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What Drives Movements in Exchange Rates?

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Understanding what causes the exchange rate to move has been on ongoing challenge for economists. Despite extensive research, traditional macro models of exchange rate determination--with the exception of the Bank of Canada's exchange rate equation--have typically not fared well, motivating economists to explore new ways to model exchange rate movements that incorporate more complex and realistic settings. Within the context of the sharp appreciation of the Canadian dollar in 2003 and 2004, Bailliu and King review the macroeconomic models of exchange rates, as well as the micro-structure studies that highlight the importance of trading mechanisms, information asymmetry, and investor heterogeneity for explaining short-term dynamics in exchange rates. In addition to summarizing the current state of knowledge, they highlight recent advances and identify promising alternative approaches.

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  • Jeannine Bailliu & Michael R. King, 2005. "What Drives Movements in Exchange Rates?," Bank of Canada Review, Bank of Canada, vol. 2005(Autumn), pages 27-39.
  • Handle: RePEc:bca:bcarev:v:2005:y:2005:i:autumn05:p:27-39
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    Cited by:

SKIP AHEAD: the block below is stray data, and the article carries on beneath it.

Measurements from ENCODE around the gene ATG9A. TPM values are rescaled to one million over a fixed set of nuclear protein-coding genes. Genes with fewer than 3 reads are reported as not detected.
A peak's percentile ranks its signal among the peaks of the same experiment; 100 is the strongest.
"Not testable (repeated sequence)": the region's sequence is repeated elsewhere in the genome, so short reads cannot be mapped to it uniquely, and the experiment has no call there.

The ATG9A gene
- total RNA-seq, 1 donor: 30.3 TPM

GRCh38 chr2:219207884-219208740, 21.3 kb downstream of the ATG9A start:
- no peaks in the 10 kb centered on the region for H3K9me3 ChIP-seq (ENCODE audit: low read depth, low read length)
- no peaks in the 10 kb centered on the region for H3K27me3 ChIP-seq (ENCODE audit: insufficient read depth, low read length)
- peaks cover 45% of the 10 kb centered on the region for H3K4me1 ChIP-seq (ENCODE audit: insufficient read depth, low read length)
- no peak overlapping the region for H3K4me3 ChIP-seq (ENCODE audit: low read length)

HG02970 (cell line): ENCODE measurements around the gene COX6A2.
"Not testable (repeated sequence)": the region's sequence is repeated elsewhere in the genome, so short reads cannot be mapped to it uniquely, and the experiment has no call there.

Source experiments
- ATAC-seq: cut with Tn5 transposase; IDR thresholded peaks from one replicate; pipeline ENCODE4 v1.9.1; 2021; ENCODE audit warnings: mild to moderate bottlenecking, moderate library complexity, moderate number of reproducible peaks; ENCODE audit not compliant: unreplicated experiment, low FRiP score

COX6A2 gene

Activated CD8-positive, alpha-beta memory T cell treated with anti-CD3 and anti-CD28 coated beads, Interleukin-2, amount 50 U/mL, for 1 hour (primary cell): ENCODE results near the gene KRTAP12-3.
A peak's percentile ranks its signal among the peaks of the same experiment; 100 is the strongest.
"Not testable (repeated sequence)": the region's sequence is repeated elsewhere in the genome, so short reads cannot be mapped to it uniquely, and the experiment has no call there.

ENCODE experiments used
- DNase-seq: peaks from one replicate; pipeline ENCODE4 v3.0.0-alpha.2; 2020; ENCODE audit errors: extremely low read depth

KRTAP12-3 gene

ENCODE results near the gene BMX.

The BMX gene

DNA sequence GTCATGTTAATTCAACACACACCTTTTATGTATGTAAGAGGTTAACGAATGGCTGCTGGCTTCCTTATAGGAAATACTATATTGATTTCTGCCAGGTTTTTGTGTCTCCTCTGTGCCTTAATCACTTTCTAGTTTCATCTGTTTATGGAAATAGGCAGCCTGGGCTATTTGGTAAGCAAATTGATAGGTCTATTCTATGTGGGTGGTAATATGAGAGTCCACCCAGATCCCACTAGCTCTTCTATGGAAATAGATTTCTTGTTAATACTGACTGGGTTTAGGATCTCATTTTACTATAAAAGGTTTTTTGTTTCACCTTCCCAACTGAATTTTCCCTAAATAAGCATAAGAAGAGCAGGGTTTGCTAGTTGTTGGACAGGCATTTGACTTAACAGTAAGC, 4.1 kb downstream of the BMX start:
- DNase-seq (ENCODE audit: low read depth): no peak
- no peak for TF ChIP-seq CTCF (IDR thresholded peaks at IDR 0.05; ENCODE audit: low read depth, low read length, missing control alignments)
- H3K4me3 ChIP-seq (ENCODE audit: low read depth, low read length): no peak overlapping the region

1. International Monetary Fund, 2013. "Canada; Selected Issues," IMF Staff Country Reports 13/41, International Monetary Fund.
    2. Al-Shboul, Mohammad & Anwar, Sajid, 2014. "Time-varying exchange rate exposure and exchange rate risk pricing in the Canadian Equity Market," Economic Modelling, Elsevier, vol. 37(C), pages 451-463.
    3. Corinne Winters, 2008. "The Carry Trade, Portfolio Diversification, and the Adjustment of the Japanese Yen," Discussion Papers 08-2, Bank of Canada.
    4. David Dupuis & Philippe Marcil, 2008. "The Effects of Recent Relative Price Movements on the Canadian Economy," Bank of Canada Review, Bank of Canada, vol. 2008(Autumn), pages 45-55.
    5. Radhakrishnan, Suresh & Tsang, Albert, 2011. "The valuation-relevance of the foreign translation adjustment: The effect of barriers to entry," The International Journal of Accounting, Elsevier, vol. 46(4), pages 431-458.

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